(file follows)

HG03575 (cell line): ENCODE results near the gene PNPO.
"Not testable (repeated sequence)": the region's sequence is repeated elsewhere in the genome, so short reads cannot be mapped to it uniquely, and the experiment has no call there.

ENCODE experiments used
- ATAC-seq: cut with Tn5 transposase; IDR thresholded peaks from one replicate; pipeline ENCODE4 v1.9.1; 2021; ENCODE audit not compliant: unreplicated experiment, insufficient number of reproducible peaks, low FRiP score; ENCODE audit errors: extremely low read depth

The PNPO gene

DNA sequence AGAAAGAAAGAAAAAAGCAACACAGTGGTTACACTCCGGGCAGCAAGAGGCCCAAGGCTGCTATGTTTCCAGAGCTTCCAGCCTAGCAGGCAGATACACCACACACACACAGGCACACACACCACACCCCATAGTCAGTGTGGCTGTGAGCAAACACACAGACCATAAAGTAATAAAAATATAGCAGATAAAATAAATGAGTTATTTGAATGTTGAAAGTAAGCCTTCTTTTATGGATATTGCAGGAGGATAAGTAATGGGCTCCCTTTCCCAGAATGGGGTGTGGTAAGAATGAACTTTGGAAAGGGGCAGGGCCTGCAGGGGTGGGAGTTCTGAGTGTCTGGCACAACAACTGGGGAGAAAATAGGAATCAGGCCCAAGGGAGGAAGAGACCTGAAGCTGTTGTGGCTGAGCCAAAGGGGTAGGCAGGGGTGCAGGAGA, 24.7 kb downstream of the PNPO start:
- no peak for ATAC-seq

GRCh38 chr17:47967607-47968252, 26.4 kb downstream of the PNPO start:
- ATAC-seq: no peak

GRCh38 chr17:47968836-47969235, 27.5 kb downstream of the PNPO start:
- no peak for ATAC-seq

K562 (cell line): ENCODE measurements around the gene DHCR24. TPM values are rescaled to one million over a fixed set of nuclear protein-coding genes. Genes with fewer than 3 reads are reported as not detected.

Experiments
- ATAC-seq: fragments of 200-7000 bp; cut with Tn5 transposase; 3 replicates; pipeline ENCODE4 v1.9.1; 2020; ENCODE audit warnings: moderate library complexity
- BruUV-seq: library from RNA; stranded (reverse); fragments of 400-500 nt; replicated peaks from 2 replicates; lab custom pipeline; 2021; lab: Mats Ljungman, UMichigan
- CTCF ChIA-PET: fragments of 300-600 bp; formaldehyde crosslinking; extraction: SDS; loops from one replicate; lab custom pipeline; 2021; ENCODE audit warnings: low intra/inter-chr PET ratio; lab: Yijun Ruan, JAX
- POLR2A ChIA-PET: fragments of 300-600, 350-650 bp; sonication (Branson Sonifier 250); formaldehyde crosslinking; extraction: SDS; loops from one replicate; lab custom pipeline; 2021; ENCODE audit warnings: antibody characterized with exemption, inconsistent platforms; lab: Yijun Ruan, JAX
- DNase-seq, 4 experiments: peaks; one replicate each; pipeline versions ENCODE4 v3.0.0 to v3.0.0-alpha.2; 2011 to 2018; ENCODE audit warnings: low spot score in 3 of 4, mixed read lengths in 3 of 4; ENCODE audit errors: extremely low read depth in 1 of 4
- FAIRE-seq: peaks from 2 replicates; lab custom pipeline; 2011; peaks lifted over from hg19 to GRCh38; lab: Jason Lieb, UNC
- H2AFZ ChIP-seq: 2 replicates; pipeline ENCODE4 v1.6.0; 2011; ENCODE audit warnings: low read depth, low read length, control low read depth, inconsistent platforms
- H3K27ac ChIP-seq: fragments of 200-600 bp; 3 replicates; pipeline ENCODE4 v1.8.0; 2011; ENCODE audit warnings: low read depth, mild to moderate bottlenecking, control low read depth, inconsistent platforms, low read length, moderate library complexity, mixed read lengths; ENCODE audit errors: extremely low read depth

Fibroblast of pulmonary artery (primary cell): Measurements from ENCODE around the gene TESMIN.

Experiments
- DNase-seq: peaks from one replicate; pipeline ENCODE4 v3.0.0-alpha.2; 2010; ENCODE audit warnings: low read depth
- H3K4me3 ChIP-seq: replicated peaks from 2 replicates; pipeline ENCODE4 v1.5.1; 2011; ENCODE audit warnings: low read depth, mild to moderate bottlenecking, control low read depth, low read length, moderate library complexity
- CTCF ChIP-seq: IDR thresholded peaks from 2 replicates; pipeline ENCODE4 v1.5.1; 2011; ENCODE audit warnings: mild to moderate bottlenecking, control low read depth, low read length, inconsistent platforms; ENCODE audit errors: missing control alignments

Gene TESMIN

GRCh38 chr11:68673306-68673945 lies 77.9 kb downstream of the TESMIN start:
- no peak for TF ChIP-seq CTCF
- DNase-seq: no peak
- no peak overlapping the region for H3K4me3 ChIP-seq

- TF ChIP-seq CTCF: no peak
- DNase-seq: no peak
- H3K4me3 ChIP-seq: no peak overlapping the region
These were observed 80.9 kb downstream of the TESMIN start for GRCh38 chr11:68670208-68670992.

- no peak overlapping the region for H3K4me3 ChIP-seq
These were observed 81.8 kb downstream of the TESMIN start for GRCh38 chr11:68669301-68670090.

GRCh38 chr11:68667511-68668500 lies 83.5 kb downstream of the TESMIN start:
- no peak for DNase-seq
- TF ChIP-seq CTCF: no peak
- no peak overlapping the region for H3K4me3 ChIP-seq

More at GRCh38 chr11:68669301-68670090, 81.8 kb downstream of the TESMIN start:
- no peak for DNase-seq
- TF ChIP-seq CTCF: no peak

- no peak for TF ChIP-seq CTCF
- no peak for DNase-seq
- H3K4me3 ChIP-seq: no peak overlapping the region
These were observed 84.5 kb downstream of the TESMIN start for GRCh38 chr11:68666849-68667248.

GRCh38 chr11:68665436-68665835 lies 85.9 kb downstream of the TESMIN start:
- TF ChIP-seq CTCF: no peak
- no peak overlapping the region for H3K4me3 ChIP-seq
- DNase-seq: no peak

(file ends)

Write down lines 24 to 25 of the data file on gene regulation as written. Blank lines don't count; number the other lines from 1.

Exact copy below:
- DNase-seq: peaks from one replicate; pipeline ENCODE4 v3.0.0-alpha.2; 2010; ENCODE audit warnings: low read depth
- H3K4me3 ChIP-seq: replicated peaks from 2 replicates; pipeline ENCODE4 v1.5.1; 2011; ENCODE audit warnings: low read depth, mild to moderate bottlenecking, control low read depth, low read length, moderate library complexity